I’ve been infatuated with Germany since I was a little girl listening wide-eyed to Dad reading us stories of courage and sacrifice from World War II. I was horrified by the Nazi’s but deeply impacted and inspired by those brave few who resisted their own government, risking their lives and fortunes to protect those the Nazi’s wished to destroy.
I became a German history buff, scouring library bookshelves for biographies, histories, and novels that would bring this country to life for me.
I shivered as I learned of the fearsome, wild Germanic tribes from the old days. One sight of those chaps would’ve terrified me! I looked with interest at the strange little helmets of Otto von Bismarck and his military leaders, and read with fascination the tales of escape and evasion from East Germany to West after the Berlin Wall was raised.
Although I read voraciously, it wasn’t until my first visit to Germany that I transitioned from fascination to love of this amazing country.
Its beauty is undeniable. Even on dark, cold, rainy days, the tidy villages, expansive fields and dense forests always delight me. I never tire of wandering the streets of Germany, whether it be the city pavements of Berlin and Munich, or the cobbled squares of small towns, there is much scope for the imagination.
Yet my favorite aspect of Germany is not the history, or the architecture, or even the food. It’s the people.
I had heard stories of the coldness, rudeness and arrogance of the Germans, and while I suppose there are some like that, I haven’t encountered many. The Germans I know are fantastic people, warm-hearted, hilarious, and some of the best cooks I have ever met.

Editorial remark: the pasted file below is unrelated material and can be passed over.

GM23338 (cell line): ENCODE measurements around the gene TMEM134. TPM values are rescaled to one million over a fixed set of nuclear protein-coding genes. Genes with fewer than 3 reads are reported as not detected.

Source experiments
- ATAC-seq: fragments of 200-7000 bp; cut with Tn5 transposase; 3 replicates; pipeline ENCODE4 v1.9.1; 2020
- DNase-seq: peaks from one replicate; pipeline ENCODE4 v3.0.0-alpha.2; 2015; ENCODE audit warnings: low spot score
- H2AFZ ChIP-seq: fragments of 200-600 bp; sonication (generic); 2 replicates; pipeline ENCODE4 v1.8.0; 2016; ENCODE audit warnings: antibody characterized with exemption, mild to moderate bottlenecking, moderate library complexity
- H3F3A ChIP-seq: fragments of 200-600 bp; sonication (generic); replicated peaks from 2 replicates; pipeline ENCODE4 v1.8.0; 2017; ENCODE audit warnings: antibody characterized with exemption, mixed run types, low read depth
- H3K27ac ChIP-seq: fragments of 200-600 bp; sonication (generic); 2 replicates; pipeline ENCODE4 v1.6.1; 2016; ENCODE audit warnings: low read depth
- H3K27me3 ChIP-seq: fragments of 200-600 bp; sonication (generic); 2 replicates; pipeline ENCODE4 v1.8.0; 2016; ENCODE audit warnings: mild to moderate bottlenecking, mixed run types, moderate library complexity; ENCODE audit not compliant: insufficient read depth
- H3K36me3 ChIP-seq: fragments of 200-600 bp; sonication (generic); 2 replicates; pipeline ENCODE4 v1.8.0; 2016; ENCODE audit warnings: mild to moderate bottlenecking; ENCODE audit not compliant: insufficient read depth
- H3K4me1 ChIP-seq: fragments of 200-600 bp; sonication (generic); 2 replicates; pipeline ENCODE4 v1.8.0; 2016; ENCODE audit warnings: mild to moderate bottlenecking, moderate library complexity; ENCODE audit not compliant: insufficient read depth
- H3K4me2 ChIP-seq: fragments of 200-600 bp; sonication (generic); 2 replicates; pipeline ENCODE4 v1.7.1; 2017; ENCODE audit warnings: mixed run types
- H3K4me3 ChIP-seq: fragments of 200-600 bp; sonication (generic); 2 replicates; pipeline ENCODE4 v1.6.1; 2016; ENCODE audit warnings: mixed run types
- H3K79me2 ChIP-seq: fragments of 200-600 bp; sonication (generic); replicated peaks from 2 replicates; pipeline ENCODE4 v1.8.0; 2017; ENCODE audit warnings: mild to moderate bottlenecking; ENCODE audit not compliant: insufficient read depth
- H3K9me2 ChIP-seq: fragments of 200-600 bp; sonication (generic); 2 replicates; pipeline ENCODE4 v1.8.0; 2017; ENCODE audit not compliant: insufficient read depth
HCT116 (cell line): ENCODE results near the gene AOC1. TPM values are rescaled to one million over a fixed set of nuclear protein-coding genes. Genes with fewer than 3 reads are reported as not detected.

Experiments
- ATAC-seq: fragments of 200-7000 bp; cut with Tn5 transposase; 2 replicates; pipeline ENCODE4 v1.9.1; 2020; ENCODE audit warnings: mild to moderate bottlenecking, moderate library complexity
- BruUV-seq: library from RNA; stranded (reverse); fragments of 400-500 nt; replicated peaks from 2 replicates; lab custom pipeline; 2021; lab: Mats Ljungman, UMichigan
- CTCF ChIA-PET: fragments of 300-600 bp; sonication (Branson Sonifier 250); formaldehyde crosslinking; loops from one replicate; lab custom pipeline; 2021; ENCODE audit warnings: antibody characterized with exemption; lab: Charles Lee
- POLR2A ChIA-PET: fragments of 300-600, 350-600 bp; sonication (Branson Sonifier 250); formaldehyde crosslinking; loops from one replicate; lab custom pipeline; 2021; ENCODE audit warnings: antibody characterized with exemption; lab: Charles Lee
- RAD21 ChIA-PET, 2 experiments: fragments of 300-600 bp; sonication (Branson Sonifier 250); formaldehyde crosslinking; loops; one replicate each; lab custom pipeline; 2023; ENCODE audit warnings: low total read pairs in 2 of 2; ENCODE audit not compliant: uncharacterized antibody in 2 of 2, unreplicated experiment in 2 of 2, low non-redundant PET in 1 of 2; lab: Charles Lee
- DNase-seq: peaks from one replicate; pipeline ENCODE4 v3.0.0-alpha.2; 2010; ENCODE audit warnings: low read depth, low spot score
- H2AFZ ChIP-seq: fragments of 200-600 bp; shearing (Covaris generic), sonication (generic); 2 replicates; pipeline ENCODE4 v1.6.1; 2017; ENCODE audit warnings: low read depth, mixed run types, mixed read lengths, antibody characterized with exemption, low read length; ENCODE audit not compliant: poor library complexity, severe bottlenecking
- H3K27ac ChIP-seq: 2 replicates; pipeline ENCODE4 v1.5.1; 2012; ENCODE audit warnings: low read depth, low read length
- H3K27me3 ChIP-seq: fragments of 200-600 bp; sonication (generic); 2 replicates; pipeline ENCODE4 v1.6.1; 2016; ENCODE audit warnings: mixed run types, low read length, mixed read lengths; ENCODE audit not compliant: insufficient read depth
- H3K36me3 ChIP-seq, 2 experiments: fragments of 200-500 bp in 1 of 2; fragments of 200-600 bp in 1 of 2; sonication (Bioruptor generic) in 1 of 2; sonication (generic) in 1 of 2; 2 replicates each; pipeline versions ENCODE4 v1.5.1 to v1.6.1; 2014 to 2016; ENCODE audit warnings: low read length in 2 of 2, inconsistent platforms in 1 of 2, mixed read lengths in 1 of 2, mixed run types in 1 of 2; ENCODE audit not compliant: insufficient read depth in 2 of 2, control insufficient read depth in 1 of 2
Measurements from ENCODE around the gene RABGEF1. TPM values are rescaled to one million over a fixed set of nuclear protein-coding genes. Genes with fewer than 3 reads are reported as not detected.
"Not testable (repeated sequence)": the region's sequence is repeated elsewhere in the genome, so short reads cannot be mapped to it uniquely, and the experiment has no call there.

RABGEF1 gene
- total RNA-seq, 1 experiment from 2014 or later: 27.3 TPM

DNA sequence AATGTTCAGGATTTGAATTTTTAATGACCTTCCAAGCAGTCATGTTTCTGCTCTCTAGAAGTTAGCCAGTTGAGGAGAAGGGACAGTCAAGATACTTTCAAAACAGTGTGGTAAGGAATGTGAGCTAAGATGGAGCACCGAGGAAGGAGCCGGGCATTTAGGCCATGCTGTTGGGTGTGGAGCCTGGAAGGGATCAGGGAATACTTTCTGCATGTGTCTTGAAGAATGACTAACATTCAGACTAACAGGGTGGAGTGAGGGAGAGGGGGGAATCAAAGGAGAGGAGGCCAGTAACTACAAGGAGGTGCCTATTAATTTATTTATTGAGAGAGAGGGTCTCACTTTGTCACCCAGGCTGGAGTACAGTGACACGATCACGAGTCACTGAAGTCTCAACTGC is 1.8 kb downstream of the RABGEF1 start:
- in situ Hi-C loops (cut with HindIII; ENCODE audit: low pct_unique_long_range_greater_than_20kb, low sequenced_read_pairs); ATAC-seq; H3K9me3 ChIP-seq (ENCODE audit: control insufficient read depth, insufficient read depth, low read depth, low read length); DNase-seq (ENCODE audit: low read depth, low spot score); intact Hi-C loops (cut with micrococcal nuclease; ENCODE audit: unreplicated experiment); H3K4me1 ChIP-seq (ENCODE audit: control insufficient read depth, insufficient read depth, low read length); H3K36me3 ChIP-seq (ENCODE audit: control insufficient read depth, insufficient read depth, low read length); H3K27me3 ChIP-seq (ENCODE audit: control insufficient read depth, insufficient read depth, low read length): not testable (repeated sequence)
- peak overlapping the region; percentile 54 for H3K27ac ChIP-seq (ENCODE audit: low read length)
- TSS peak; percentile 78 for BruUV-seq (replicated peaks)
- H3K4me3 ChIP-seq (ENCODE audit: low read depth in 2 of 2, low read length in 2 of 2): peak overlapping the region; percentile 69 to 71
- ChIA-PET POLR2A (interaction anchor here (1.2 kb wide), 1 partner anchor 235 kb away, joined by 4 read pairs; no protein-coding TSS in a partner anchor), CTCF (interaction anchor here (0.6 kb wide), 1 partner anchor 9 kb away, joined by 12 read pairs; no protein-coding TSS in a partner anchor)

Like my friend Rita. The two of us met while we were nannies in Portugal, and have been like sisters ever since. Her parents are my adopted parents and vice-versa. I got to be at her wedding and I can’t wait to visit her again so I can meet her scrumptious baby girl. 🙂 Their family history still grips my heart. Whenever I start to feel sorry for myself all I have to do is think of what they’ve gone through, what they’ve survived, and I am filled with gratitude and renewed courage to press on.
I learned to cook real German/Russian food from Rita and her Mom – boy can those girls cook!! – and I can’t wait to share some of those recipes with you in the months to come.
In the meantime here is an easy recipe that never fails to make me think of Germany.
Simply fill your crockpot with layers of sauerkraut, thinly sliced onions, sausages of your choice, celery seed and lavish amounts of pepper, cover and cook for 4-5 hours. Twenty minutes before you’re ready to serve, boil up some potatoes. Once drained, drizzle them with melted butter, sprinkle with parsley and serve alongside the sausages with a bit of grainy mustard.
Easy Crockpot Sausage and Sauerkraut
1 pound pre-cooked sausage (Kielbasa, bratwurst, etc), cut in 3-inch pieces
1-2 cans sauerkraut
1 onion, sliced thinly
1 tsp celery seed
- In bottom of crockpot spread half the sauerkraut and top with 1/2 onion slices, 1/2 pound sausage, 1/2 tsp celery seed, and pepper.
- Cover crockpot and cook on low for 4-5 hours.
- Serve with simple boiled, buttered potatoes sprinkled with parsley.